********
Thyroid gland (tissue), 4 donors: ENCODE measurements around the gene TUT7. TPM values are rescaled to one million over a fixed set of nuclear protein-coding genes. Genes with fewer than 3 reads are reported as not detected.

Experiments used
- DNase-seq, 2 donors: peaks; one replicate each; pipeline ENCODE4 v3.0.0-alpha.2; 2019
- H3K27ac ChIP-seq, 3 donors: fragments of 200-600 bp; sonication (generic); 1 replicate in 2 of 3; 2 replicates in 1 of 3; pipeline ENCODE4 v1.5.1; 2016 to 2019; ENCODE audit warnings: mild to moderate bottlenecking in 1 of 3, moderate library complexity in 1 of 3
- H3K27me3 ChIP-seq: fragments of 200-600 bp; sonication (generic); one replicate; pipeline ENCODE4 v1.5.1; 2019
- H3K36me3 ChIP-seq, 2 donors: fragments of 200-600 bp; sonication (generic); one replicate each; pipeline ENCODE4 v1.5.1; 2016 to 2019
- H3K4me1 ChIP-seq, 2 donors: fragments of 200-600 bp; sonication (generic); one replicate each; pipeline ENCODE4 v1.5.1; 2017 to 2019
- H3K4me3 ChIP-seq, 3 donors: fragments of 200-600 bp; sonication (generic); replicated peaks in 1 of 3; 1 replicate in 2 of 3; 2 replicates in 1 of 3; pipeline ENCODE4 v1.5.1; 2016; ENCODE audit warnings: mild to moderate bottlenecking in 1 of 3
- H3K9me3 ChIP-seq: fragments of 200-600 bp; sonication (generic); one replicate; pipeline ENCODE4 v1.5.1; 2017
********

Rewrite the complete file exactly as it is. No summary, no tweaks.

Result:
Thyroid gland (tissue), 4 donors: ENCODE measurements around the gene TUT7. TPM values are rescaled to one million over a fixed set of nuclear protein-coding genes. Genes with fewer than 3 reads are reported as not detected.

Experiments used
- DNase-seq, 2 donors: peaks; one replicate each; pipeline ENCODE4 v3.0.0-alpha.2; 2019
- H3K27ac ChIP-seq, 3 donors: fragments of 200-600 bp; sonication (generic); 1 replicate in 2 of 3; 2 replicates in 1 of 3; pipeline ENCODE4 v1.5.1; 2016 to 2019; ENCODE audit warnings: mild to moderate bottlenecking in 1 of 3, moderate library complexity in 1 of 3
- H3K27me3 ChIP-seq: fragments of 200-600 bp; sonication (generic); one replicate; pipeline ENCODE4 v1.5.1; 2019
- H3K36me3 ChIP-seq, 2 donors: fragments of 200-600 bp; sonication (generic); one replicate each; pipeline ENCODE4 v1.5.1; 2016 to 2019
- H3K4me1 ChIP-seq, 2 donors: fragments of 200-600 bp; sonication (generic); one replicate each; pipeline ENCODE4 v1.5.1; 2017 to 2019
- H3K4me3 ChIP-seq, 3 donors: fragments of 200-600 bp; sonication (generic); replicated peaks in 1 of 3; 1 replicate in 2 of 3; 2 replicates in 1 of 3; pipeline ENCODE4 v1.5.1; 2016; ENCODE audit warnings: mild to moderate bottlenecking in 1 of 3
- H3K9me3 ChIP-seq: fragments of 200-600 bp; sonication (generic); one replicate; pipeline ENCODE4 v1.5.1; 2017